We recently reported how Ohio University spent more than $75,000 on the CopySense anti-piracy system, and we promised an insight into how the system works. CopySense is the network equivalent of the Eye of Sauron, watching over the lands it controls, looking for something of interest, and attempting to kill it. Instead of Orcs, however, it uses RST packets.
As stated previously, for your money you get a box that you plug into your network as close as possible to the Internet connection. Here it monitors all the traffic it can see, looking for data that matches the fingerprints stored in it. If it detects a transfer matching a fingerprint, it terminates the connection, in the same way Sandvine does , by sending RST packets to both ends of the connection, spoofed to look like the other sent it.
Audible Magic’s illustration of a typical installation
Although it seems like a fairer system than the Sandvine box Comcast used, it still has some significant flaws. Perhaps of greatest interest, is that it can be configured to act just like Sandvine, but more so. Literature for the system claims it “automatically filters copyright infringements, operating in a manner similar to a virus filter, without disrupting legitimate file trades.” But does it live up to the hype?
Audible Magic’s support site contains the answers to the basic questions most of us have about CopySense.
Q: What P2P protocols/programs are recognized?
A: The CopySense Appliance recognizes signatures from over 150 popular P2P applications and their derivatives. As new P2P applications are introduced, additional recognition capabilities are provided as software updates under your maintenance agreement
Q: How does it block traffic?
A: The appliance can be instructed to block all P2P traffic or to block only copyrighted content from P2P applications. The CopySense Appliance uses a patented packet-resetting process, and it sends a packet reset to both the requesting and sending IP addresses each time they attempt a P2P transfer that is to be blocked. The P2P application is thus forced to time out with an unsuccessful transfer.
Q: How does it recognize copyrighted content?
A: The CopySense technology examines the perceptual characteristics of a media file and compares that signature with those contained in a database of protected works. Publishers of media content register their works in Audible Magic’s database. The database is regularly updated in the CopySense Appliance as part of a content update subscription.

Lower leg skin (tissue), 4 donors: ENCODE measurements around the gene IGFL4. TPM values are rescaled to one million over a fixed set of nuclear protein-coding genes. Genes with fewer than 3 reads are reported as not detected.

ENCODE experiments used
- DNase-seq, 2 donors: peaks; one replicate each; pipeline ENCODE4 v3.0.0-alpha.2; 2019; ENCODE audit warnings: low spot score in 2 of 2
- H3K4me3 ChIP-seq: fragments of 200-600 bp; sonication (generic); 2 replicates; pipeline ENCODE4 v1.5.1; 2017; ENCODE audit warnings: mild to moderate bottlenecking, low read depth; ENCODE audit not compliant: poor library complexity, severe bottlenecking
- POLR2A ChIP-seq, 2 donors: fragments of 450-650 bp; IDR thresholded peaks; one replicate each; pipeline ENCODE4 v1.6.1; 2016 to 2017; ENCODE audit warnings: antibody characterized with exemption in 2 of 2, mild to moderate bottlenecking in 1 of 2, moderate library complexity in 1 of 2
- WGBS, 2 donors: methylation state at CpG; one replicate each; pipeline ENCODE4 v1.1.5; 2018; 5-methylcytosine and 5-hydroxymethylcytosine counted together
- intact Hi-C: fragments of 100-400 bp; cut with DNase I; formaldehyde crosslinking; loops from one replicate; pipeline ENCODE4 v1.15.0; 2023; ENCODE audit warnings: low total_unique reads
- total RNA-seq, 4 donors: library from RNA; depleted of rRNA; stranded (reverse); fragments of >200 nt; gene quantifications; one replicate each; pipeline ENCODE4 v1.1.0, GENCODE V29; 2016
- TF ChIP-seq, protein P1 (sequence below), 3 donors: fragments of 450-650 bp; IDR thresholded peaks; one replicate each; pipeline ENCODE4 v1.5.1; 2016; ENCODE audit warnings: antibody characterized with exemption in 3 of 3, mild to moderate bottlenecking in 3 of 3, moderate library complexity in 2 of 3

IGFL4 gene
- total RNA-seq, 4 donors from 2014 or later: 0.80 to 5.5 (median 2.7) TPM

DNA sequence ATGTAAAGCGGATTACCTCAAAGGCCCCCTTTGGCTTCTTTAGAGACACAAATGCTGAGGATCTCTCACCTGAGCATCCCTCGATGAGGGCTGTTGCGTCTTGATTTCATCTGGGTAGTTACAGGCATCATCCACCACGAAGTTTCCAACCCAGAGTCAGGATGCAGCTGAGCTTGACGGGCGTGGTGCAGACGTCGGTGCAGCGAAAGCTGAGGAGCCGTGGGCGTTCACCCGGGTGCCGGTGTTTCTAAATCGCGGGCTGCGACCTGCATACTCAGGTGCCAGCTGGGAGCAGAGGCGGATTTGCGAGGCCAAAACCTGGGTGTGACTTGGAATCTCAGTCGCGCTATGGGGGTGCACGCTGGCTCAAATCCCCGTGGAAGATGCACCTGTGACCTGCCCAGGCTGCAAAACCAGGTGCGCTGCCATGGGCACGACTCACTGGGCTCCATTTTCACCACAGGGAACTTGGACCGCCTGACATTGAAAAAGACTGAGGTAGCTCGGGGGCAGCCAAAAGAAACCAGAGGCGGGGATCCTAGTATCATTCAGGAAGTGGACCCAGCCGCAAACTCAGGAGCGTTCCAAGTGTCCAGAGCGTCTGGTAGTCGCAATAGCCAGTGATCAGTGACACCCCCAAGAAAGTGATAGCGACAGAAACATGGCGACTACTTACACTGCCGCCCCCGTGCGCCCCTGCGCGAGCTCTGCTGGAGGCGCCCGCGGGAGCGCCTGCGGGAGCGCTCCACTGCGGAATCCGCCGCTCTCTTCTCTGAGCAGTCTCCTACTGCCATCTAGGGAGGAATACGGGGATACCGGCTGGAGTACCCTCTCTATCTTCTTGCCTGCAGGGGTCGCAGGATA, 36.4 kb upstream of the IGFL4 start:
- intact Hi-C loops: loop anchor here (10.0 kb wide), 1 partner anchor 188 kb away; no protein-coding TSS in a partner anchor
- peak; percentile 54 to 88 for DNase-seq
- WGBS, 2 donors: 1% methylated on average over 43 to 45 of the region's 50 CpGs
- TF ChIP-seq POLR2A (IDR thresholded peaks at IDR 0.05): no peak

As the name of the site is TorrentFreak, and the main protocol in use is BitTorrent, let’s start there. Torrents are non-sequential downloads (illustration), that take ‘random’ (generally rarest first of what’s available) pieces from peers on the torrent, in 16KiB chunks. Also, although chunks might be sequential, pieces rarely are. A data stream may consist of 5 chunks from the start, then 2 from the back, and 1 from the middle. From just that 128KiB of data, Audible Magic claim they can identify a copyrighted work, and then terminate the connection.
If it sounds implausible, that’s because it is. It may work with systems like DC++, or possibly eD2k (as well as SoulSeek and KaZaA), but there is no way it can be accurate or effective with BitTorrent. Such methods would work better with HTTP (like Rapidshare) or FTP transfers, but aside from CopySense saying they don’t interfere with anything non-P2P, there is another problem.
As highlighted in the recent case involving the baby dancing to a Prince soundtrack, fair use is a perfectly adequate defence. This system makes no allocation for fair use at all. In the case, the judge ruled that before copyright enforcement can take place, the copyright owner is required to consider if the usage is fair use. An automated system is incapable of that. There have also been doubts surrounding the effectiveness of the streaming content version, which is based on the same technology.
So, in essence, CopySense does not (and can not) work to inhibit the most popular p2p protocol out there. If it could, then we would simply see a resurgence in passworded RAR files being torrented, with the passwords posted either on the torrent site, or even in the comment field of the torrent. CopySense also fails to check if a copyrighted file that it might identify (if you’re using a protocol that it can actually detect) is being used in a way consistent with fair use, or is licensed for use (although extremely improbable, the possibility exists, especially if copyrighted recording is right at the start).
In part two, we will look at claims that have been made from those who have used CopySense, and how that affects copyright infringement cases already in progress, and just how you get your content protected.